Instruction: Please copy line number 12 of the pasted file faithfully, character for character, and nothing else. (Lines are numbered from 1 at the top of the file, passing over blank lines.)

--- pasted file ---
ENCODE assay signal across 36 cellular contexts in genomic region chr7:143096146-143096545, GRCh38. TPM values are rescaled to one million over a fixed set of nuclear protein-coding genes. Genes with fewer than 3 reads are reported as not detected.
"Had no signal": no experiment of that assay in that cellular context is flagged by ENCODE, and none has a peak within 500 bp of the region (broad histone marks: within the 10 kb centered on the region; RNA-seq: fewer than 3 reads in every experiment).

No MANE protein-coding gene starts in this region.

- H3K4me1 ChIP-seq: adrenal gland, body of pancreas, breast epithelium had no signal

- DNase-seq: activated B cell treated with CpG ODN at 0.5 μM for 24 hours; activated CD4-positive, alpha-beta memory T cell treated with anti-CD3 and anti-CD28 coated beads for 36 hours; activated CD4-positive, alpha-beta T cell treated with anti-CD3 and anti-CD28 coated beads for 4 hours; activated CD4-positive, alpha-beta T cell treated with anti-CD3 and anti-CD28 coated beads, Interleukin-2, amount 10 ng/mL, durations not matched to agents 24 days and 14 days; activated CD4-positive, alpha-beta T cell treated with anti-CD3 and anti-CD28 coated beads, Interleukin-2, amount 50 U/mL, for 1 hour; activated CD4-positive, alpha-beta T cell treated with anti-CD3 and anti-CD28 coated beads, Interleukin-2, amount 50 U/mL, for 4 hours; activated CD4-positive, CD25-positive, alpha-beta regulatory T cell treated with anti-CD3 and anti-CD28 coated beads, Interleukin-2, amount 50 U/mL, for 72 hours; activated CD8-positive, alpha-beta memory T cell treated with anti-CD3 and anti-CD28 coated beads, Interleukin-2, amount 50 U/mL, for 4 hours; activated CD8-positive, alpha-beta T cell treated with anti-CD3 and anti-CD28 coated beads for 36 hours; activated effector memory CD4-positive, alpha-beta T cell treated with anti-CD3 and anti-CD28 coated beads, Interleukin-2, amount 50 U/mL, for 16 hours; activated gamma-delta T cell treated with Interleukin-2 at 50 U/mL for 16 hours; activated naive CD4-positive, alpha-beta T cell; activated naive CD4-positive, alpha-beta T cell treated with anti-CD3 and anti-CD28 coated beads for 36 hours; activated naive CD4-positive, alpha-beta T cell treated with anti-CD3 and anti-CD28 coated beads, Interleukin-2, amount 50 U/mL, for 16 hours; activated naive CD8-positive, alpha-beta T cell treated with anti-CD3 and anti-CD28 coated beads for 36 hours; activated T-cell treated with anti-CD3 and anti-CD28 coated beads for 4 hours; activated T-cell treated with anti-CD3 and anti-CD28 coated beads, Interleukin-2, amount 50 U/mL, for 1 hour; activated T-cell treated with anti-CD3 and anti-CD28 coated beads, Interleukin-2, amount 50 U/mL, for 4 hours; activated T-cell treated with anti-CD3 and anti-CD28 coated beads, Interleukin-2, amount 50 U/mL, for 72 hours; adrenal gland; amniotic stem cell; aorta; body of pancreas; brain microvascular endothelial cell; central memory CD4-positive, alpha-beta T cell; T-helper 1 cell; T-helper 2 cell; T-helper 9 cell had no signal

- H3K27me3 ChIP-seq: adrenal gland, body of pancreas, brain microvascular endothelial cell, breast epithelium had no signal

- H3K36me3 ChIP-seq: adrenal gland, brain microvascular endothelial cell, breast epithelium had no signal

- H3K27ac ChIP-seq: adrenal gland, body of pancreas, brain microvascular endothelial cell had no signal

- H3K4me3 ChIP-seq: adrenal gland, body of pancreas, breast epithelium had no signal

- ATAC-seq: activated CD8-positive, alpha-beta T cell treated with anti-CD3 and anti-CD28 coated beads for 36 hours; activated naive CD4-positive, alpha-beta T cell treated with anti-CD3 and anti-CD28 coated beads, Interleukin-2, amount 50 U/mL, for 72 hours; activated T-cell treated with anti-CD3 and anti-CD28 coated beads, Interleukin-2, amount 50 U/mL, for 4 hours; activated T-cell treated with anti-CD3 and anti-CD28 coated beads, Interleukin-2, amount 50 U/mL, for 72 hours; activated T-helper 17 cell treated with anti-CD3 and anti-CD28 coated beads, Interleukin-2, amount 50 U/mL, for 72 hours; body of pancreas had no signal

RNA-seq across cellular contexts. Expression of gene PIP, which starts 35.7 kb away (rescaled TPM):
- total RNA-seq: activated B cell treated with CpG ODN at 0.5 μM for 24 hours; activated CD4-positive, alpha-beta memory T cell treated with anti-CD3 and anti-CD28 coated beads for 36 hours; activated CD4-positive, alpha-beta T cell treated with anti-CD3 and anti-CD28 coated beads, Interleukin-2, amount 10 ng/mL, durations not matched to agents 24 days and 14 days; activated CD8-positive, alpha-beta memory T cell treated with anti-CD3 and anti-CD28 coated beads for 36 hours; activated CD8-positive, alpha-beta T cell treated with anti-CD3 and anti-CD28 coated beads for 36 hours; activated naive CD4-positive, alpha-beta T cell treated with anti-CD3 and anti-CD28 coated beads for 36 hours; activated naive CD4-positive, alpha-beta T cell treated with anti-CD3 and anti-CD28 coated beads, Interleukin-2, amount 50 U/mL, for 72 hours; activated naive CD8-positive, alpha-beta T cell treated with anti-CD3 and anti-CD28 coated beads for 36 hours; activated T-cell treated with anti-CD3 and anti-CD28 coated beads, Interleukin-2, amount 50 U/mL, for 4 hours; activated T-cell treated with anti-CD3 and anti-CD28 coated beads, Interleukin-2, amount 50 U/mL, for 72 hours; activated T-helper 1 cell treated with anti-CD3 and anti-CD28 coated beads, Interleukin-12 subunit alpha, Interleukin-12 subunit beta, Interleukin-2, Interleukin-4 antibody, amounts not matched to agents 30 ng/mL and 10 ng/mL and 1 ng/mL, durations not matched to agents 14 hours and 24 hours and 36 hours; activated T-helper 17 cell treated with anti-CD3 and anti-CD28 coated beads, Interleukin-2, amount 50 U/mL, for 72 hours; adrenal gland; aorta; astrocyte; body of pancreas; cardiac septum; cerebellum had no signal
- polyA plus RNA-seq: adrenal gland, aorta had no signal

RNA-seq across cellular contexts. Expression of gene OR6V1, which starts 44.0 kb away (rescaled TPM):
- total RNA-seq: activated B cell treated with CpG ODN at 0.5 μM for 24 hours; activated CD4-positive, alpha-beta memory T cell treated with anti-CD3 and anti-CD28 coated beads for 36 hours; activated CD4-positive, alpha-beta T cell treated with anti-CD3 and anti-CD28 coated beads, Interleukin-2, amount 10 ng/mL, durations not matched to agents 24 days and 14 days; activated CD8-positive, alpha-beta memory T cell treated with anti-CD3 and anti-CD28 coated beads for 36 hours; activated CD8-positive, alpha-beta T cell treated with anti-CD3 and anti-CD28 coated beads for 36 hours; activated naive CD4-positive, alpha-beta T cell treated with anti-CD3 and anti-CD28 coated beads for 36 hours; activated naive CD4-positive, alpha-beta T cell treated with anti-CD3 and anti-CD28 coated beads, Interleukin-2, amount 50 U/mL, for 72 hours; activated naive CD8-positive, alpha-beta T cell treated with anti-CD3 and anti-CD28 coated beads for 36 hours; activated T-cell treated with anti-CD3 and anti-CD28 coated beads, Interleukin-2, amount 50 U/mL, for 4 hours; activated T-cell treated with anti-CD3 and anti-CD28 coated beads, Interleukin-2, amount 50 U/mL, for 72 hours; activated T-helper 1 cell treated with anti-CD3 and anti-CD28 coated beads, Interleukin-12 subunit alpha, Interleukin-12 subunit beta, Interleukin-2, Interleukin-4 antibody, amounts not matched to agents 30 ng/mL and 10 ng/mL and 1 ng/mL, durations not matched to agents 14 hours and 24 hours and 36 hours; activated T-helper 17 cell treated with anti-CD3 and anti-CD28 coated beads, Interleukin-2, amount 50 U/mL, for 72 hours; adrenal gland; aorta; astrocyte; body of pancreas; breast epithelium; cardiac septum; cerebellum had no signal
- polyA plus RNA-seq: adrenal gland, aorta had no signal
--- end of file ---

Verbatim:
- total RNA-seq: activated B cell treated with CpG ODN at 0.5 μM for 24 hours; activated CD4-positive, alpha-beta memory T cell treated with anti-CD3 and anti-CD28 coated beads for 36 hours; activated CD4-positive, alpha-beta T cell treated with anti-CD3 and anti-CD28 coated beads, Interleukin-2, amount 10 ng/mL, durations not matched to agents 24 days and 14 days; activated CD8-positive, alpha-beta memory T cell treated with anti-CD3 and anti-CD28 coated beads for 36 hours; activated CD8-positive, alpha-beta T cell treated with anti-CD3 and anti-CD28 coated beads for 36 hours; activated naive CD4-positive, alpha-beta T cell treated with anti-CD3 and anti-CD28 coated beads for 36 hours; activated naive CD4-positive, alpha-beta T cell treated with anti-CD3 and anti-CD28 coated beads, Interleukin-2, amount 50 U/mL, for 72 hours; activated naive CD8-positive, alpha-beta T cell treated with anti-CD3 and anti-CD28 coated beads for 36 hours; activated T-cell treated with anti-CD3 and anti-CD28 coated beads, Interleukin-2, amount 50 U/mL, for 4 hours; activated T-cell treated with anti-CD3 and anti-CD28 coated beads, Interleukin-2, amount 50 U/mL, for 72 hours; activated T-helper 1 cell treated with anti-CD3 and anti-CD28 coated beads, Interleukin-12 subunit alpha, Interleukin-12 subunit beta, Interleukin-2, Interleukin-4 antibody, amounts not matched to agents 30 ng/mL and 10 ng/mL and 1 ng/mL, durations not matched to agents 14 hours and 24 hours and 36 hours; activated T-helper 17 cell treated with anti-CD3 and anti-CD28 coated beads, Interleukin-2, amount 50 U/mL, for 72 hours; adrenal gland; aorta; astrocyte; body of pancreas; cardiac septum; cerebellum had no signal